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The Consumer Public Safety Commission and Department of Housing and Urban Development today released new remediation guidance for families whose homes were damaged by toxic Chinese drywall. The new protocols will better help homeowners to correctly identify problem drywall and provide more comprehensive remediation for any potential health and safety issues associated with the problem drywall.


Senator Warner touring Chinese drywall-damaged homes in Hampton Roads in 2009.

The new remediation guidelines include the replacement of all problem drywall, fire safety alarm devices (including smoke alarms and carbon monoxide alarms), electrical distribution components (including receptacles, switches, and circuit breakers), and gas service piping and fire suppression sprinkler systems.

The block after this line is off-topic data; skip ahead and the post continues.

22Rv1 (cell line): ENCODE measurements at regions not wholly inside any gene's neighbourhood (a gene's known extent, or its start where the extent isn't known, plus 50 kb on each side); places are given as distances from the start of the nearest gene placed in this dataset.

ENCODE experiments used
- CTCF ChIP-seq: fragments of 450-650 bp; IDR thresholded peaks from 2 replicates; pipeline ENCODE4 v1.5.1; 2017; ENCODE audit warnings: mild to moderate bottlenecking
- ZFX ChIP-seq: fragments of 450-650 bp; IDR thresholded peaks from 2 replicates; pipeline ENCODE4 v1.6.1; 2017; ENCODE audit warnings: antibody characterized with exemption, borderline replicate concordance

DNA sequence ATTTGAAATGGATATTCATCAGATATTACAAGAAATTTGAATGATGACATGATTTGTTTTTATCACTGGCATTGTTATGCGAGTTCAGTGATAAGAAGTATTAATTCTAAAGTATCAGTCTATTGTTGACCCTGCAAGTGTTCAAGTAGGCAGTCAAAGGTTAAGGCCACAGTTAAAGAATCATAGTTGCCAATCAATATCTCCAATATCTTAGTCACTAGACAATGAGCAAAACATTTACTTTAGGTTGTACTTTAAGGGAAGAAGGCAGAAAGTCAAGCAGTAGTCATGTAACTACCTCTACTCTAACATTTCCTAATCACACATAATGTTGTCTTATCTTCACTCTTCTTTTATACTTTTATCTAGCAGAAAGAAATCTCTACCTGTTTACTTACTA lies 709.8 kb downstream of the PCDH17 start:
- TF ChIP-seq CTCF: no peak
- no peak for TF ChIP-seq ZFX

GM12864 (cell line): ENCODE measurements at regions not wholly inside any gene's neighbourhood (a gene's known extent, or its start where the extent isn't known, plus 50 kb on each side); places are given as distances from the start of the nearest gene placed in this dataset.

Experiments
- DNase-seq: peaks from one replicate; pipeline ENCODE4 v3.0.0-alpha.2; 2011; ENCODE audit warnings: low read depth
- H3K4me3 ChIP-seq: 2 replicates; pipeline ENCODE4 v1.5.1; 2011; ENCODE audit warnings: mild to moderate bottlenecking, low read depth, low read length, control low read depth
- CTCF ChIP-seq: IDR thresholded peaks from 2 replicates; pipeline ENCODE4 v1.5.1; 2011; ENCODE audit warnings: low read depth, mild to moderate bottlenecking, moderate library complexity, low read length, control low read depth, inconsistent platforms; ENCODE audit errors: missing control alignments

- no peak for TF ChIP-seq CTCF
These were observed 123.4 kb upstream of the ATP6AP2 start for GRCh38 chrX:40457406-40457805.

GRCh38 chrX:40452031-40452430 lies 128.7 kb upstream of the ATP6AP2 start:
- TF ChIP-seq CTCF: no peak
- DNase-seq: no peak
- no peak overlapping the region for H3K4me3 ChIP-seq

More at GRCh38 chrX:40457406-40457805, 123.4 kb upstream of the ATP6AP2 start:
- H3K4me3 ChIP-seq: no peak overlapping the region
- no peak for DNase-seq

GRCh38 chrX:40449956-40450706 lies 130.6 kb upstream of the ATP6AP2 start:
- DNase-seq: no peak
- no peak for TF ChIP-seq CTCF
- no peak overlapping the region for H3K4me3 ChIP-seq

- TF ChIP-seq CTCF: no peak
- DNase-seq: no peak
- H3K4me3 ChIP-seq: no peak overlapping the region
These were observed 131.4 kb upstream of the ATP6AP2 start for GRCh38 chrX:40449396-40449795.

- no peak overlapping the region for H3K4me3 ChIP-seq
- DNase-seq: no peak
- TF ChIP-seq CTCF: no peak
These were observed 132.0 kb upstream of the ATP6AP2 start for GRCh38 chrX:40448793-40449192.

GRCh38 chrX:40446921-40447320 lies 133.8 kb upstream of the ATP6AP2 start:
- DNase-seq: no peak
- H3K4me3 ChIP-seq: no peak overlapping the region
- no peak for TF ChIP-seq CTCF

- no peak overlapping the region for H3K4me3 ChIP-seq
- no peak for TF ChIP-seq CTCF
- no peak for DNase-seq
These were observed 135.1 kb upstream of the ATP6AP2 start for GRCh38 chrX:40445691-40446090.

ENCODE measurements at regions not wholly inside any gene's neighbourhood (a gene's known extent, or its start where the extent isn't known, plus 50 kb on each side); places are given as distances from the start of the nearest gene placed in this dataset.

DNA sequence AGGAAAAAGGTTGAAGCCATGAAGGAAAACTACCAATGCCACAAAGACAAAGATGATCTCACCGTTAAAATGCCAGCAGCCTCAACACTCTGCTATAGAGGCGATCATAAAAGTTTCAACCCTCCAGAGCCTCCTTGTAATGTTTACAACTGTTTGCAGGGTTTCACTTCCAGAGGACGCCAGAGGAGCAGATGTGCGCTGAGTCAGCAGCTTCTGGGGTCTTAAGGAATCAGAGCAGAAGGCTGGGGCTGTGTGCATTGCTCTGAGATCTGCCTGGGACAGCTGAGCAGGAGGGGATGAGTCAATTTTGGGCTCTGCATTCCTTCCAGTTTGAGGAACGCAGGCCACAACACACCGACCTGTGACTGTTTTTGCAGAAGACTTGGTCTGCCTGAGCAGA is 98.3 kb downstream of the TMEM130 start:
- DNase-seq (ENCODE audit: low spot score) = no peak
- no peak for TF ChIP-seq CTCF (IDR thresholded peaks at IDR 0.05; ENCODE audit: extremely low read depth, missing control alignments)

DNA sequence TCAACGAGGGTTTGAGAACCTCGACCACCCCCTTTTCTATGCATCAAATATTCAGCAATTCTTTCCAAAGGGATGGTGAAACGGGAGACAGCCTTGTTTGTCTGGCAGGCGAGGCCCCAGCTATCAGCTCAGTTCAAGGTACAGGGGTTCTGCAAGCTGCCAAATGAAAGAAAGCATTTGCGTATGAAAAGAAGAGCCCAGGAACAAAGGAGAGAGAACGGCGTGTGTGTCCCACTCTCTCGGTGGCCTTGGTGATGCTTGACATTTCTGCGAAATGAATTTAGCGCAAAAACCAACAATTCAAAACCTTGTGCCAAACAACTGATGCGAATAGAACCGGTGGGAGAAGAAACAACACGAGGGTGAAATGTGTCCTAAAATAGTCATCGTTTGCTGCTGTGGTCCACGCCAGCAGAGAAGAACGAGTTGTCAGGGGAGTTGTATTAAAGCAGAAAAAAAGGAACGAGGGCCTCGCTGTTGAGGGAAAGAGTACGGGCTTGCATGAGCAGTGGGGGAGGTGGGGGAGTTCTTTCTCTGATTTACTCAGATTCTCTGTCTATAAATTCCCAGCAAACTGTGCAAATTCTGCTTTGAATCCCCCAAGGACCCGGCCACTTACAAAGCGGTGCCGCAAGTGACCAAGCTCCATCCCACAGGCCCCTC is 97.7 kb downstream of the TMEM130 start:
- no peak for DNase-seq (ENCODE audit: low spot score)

In October 2009, the Senator and the chairwoman of the CPSC toured damaged homes in Hampton Roads. Senator Warner has also urged banks and lenders to continue forbearances and to cease derogatory credit reporting.  He has worked with the credit bureaus to mitigate credit reporting inaccuracies. In addition, at the Senator’s urging, the IRS announced in September 2010 that they will allow homeowners dealing with drywall issues to deduct a portion of the cost of repairs to their homes and the replacement of fixtures and appliances.  

Senator Warner will continue to work with the CPSC, HUD, and other lawmakers to develop a national plan to help restore homes built with the drywall.